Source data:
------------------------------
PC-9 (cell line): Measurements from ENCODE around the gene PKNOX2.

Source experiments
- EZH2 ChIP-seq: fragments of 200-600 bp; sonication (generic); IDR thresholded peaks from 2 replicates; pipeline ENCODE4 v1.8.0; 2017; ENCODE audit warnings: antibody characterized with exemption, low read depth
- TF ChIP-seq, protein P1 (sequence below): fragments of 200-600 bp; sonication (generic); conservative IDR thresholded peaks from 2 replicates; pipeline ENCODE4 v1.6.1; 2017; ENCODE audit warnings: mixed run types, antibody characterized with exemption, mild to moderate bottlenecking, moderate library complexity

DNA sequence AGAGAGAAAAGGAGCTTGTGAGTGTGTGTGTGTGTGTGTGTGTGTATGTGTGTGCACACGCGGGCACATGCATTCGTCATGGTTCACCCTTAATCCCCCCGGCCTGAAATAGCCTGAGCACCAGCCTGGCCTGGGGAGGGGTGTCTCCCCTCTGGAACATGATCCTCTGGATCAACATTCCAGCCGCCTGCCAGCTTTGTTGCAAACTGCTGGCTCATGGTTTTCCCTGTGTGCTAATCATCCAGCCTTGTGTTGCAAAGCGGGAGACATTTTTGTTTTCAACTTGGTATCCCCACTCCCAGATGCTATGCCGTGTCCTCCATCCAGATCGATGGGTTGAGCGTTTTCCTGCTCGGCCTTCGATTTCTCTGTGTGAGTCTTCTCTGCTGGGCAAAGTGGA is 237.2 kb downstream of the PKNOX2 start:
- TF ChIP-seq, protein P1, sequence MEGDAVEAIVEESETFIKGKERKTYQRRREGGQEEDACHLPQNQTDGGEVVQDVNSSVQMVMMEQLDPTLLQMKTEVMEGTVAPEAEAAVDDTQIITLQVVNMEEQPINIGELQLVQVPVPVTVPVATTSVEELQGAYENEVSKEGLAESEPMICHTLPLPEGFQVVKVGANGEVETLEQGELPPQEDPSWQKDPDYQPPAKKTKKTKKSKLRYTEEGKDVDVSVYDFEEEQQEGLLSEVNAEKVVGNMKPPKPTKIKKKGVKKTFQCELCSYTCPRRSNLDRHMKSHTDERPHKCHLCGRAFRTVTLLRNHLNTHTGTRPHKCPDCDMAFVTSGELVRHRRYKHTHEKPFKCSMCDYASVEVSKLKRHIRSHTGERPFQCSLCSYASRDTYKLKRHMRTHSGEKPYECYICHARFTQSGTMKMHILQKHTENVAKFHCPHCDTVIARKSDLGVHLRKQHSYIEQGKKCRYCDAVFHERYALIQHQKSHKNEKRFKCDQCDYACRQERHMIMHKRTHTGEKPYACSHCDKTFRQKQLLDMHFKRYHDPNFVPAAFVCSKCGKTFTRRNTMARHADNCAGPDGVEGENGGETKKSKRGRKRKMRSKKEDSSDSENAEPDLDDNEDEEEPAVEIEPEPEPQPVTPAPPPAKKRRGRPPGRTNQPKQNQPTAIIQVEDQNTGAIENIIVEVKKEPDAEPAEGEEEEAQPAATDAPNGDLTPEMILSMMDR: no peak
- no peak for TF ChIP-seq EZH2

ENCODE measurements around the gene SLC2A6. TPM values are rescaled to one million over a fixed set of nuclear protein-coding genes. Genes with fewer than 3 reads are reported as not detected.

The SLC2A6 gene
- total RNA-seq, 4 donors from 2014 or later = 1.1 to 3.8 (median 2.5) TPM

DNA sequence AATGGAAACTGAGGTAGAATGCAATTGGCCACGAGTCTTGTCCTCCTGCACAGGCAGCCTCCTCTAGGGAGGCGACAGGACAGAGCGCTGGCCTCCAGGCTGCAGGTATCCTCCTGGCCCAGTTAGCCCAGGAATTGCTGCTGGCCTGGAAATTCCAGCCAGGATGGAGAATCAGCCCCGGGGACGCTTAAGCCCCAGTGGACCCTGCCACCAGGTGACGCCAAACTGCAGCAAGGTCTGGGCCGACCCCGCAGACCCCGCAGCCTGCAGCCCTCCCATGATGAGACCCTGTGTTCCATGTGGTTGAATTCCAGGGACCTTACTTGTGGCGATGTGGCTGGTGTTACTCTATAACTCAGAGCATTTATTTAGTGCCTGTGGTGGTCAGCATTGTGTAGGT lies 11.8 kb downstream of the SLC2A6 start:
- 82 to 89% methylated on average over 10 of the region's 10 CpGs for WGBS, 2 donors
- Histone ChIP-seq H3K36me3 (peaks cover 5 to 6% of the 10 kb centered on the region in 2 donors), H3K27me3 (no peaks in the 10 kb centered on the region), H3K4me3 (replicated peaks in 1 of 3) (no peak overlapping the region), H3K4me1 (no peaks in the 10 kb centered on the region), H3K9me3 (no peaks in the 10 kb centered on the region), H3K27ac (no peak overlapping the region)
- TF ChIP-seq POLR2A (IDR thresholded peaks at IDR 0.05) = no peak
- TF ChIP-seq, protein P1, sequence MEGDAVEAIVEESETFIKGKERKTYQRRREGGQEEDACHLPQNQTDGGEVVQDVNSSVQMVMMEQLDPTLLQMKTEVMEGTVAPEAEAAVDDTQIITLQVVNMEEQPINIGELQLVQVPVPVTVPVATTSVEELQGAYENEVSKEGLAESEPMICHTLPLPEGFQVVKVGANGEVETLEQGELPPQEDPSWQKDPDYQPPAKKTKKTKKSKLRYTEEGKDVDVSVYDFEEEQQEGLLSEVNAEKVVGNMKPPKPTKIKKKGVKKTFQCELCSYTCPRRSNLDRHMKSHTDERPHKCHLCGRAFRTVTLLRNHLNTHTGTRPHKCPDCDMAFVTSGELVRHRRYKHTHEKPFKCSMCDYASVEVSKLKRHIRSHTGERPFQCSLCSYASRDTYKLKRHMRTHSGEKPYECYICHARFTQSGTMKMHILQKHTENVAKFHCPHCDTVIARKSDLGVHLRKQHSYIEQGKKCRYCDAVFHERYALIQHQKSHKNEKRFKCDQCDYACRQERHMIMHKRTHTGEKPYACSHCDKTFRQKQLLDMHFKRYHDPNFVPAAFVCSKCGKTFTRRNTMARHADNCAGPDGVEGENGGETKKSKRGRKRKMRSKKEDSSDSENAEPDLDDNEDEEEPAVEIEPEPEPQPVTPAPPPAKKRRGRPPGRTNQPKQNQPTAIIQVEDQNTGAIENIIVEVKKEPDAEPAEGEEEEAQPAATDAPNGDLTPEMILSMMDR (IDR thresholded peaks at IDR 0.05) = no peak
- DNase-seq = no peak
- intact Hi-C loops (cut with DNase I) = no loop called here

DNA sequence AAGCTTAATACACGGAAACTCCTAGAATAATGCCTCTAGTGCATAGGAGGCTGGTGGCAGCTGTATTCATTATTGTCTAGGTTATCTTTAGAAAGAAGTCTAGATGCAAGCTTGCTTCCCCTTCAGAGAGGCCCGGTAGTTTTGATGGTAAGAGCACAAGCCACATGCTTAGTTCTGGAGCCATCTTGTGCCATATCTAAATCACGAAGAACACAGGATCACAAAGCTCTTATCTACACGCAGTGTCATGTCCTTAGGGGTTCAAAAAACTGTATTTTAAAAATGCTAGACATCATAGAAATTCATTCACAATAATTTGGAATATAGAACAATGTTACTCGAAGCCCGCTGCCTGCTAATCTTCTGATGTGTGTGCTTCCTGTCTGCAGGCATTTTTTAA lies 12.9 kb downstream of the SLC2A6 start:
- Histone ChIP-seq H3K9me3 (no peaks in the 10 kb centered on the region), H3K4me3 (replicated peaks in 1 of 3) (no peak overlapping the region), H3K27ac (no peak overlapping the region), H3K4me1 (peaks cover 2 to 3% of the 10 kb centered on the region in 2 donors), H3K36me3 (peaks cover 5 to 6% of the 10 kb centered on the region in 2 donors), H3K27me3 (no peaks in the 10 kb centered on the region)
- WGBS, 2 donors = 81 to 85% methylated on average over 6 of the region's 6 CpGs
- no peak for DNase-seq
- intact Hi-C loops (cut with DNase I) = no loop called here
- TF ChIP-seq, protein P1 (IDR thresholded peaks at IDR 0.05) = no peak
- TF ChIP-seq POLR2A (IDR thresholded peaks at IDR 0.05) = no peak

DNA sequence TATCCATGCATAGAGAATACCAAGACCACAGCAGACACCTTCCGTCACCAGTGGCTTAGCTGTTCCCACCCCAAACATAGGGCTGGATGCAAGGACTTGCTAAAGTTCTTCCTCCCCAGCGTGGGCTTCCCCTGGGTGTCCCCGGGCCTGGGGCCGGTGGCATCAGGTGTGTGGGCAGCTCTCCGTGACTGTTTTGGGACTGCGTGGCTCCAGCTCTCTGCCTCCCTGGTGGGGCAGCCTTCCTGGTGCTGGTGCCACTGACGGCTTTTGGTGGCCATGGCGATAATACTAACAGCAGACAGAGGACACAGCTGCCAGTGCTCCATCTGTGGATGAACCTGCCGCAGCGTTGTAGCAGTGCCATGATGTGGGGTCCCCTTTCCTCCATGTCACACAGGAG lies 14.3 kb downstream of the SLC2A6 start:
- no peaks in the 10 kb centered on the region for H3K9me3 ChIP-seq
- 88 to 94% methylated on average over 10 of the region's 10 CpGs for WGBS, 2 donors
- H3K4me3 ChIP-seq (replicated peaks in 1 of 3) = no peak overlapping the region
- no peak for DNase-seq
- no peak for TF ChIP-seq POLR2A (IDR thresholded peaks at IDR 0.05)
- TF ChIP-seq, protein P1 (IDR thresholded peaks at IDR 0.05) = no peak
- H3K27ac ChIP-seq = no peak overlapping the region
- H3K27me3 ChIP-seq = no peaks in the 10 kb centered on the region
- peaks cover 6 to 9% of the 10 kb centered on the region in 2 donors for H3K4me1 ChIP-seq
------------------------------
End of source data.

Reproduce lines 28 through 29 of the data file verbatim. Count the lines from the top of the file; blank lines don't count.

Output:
- H3K4me3 ChIP-seq (replicated peaks in 1 of 3) = no peak overlapping the region
- no peak for DNase-seq